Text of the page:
The Art of a Gentle Breeze:A Special Exhibition of Painting and Calligraphy on Folding Fans

  • Published by Taiwan National Palace Museum
  • Chief Editor: Hsu Wen-Mei
  • Language: Chinese
  • ISBN: 978-957-562-769-0
  • Softcover: HK$350

A gentle breeze in the summer is like a good rain after a long drought. To bring a cool breeze to the hot summer days, the National Palace Museum (NPM) will host The Art of a Gentle Breeze: A Special Exhibition of Painting and Calligraphy on Folding Fans from Jul. 1, 2016 to Sept. 25, 2015, providing visitors a cool, refreshing wave to dispel the summer heat.

The use of folding fans in China has had a long history. In Chun Qiu Fan Lu (the Luxuriant Dew of the Spring and Autumn Annals), the quote "summon dragon to bring rain and use folding fan to drive away heat" reveals the transformation of folding fans as a symbol of social status to one that serves functional purposes. Folding fans came into prominence during the early Ming dynasty when envoys from Japan brought them as a tribute to Emperor Taizu of Ming (Zhu Yuanzhang, 1328–1398), who later presented the folding fans to his officials. However, the earliest record of Japanese folding fans in China can be traced as far back as 988 during the reign of Emperor Taizong of Song (Zhao Kuangyi, 939–997), when a monk by the name of Chonen (938–1016) from the Tōdai-ji (a Buddhist temple) brought 20 hiougi fans and two kawahori fans as tributes to the emperor. Folding fans continued to be imported during the Song and Yuan dynasties; evidence of such included "Yang Zhu Bu Japanese Folding Fan," a poem written by Su Zhe (1039–1112) that details the distinctive painting style of Japan as illustrated in the folding fan. Emperor Taizu of Ming's acts of rewarding his officials with the folding fans subsequently gave rise to the custom of officials using and writing on folding fans as a vehicle for artistic expression. Folding fans with painting and calligraphy presented as gifts also became a trend among famous literati in the art world, including figures such as Shen Zhou (1427–1509), Zhu Yunming (1461–1527), Wen Zhengming (1470–1559), and Tang Yin (1470–1524), whose masterpieces in this format still survive. During the Qing dynasty, the folding fans had evolved into a cultural art form appreciated by both commoners and the elite.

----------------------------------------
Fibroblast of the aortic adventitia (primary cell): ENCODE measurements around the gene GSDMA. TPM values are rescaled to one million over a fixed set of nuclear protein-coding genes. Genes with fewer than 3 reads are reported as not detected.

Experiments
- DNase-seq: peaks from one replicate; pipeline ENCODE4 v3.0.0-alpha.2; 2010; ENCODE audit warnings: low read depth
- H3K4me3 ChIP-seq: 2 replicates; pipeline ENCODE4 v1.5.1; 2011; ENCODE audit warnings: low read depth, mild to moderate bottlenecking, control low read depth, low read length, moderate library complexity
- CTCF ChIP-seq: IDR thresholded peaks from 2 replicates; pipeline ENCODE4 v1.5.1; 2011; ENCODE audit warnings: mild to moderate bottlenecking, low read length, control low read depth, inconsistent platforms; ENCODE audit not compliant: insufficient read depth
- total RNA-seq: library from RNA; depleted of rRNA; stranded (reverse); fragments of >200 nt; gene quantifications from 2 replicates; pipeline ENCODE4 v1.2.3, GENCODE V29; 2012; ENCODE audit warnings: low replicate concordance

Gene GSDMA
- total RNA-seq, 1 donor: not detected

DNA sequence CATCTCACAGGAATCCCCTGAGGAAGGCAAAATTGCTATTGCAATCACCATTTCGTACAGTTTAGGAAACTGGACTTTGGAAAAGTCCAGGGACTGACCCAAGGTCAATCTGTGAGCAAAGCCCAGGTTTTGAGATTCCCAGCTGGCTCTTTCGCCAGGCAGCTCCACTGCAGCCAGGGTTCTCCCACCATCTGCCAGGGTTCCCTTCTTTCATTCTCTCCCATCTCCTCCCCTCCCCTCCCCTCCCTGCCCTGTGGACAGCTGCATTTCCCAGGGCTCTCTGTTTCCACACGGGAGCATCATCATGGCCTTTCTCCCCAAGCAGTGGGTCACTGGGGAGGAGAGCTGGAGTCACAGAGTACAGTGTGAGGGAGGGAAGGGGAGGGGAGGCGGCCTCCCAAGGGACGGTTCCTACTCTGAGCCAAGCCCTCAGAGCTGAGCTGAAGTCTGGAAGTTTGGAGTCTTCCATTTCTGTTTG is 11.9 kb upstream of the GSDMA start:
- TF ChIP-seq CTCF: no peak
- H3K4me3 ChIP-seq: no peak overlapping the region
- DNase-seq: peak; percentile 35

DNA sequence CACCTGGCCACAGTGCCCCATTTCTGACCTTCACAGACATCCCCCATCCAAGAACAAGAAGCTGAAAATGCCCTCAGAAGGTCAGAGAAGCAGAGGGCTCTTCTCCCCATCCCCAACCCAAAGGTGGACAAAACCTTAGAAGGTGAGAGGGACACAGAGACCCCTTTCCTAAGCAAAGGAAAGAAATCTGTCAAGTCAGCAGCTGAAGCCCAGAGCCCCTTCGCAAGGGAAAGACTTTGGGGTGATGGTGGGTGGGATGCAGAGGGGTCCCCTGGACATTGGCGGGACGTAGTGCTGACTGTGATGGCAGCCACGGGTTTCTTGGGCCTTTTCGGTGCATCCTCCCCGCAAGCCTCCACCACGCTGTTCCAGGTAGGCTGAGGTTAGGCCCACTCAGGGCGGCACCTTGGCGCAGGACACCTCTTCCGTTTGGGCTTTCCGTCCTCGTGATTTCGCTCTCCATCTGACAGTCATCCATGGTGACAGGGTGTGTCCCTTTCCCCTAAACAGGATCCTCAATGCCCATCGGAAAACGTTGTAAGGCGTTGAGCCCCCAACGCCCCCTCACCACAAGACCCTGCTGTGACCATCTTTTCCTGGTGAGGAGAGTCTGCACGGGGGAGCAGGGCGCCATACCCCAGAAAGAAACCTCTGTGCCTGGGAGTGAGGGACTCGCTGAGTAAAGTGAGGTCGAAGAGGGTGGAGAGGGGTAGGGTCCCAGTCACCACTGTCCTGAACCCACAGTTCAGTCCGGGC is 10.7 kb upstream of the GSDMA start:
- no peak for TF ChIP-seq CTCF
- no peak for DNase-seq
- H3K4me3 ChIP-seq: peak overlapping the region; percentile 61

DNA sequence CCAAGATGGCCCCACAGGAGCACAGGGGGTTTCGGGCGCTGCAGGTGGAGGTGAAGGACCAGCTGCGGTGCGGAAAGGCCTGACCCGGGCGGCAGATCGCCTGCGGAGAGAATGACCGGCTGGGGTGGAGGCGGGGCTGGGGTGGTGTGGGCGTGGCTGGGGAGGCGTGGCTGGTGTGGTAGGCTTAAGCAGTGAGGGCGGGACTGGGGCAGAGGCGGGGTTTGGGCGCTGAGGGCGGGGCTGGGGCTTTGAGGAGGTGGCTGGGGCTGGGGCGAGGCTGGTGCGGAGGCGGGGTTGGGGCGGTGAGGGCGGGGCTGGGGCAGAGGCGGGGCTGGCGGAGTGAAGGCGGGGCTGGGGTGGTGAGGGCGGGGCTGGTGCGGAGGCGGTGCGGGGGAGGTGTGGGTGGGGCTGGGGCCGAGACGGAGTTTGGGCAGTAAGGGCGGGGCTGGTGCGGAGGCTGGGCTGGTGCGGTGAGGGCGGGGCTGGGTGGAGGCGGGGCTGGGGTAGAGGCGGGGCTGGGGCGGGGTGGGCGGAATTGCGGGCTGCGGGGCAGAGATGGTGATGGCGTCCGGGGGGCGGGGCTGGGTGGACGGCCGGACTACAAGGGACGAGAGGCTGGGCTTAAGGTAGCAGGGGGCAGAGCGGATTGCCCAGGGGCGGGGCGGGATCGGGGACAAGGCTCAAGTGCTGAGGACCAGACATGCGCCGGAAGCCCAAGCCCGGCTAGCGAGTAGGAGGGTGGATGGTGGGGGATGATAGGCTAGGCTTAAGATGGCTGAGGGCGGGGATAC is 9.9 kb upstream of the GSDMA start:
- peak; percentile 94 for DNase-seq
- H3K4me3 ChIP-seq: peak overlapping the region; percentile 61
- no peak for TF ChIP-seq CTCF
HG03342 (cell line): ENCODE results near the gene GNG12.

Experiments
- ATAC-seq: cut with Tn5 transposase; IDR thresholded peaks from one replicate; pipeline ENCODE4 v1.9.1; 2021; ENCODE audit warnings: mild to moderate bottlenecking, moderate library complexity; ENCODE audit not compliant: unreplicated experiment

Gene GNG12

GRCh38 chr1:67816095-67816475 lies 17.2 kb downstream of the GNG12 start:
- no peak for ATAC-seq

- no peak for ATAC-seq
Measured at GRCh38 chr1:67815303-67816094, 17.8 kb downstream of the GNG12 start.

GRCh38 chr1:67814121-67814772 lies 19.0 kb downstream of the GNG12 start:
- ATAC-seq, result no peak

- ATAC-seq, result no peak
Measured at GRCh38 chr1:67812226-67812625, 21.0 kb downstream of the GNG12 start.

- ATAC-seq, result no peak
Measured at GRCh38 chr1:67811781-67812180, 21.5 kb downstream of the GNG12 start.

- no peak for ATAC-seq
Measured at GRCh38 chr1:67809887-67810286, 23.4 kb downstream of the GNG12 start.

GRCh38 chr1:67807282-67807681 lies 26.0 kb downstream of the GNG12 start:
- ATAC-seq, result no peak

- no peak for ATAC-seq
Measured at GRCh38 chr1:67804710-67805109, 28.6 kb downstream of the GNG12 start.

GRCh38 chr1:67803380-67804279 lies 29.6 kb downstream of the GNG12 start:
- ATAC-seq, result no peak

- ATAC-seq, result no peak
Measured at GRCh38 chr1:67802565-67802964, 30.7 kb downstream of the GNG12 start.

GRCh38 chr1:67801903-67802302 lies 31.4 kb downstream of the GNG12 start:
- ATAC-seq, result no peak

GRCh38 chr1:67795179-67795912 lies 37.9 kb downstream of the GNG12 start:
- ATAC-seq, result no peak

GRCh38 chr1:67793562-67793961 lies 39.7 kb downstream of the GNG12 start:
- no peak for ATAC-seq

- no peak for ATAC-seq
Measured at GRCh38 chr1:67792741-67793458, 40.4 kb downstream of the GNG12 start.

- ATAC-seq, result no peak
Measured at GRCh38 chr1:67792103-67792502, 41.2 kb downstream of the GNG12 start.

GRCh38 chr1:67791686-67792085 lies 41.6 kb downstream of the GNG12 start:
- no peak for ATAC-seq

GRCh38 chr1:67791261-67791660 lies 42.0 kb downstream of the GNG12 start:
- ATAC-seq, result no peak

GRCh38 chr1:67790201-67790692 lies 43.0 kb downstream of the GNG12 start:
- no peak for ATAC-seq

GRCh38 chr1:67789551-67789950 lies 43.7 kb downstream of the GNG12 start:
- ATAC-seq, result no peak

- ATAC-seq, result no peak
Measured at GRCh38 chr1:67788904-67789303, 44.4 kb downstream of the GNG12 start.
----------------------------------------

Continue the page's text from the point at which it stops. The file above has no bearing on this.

The NPM houses a collection of magnificent folding fans, which are considerable in both quality and quantity. This special exhibition catalogue, published as a result of the aforementioned special exhibition, will cover the five sections of the special exhibition comprising "Folding Fans at the Imperial Court," "Exchanging Elegant Gifts of the Brush," "Treasures of the Sleeve Pleasing to the Eye," "Folding Fans by Rulers and Officials," and "Enjoyed by Elite and Commoner Alike." A monograph from Executive Editor Hsu Wen-mei was written to allow readers to understand the origin and history of folding fans as well as appreciate the world of painting and calligraphy hidden inside them. In addition, readers will be able to discern the techniques involved in the making of the folding fans and imagine the elegance of holding folding fans, engendering a sense of comforting and cooling sensation in the their mind.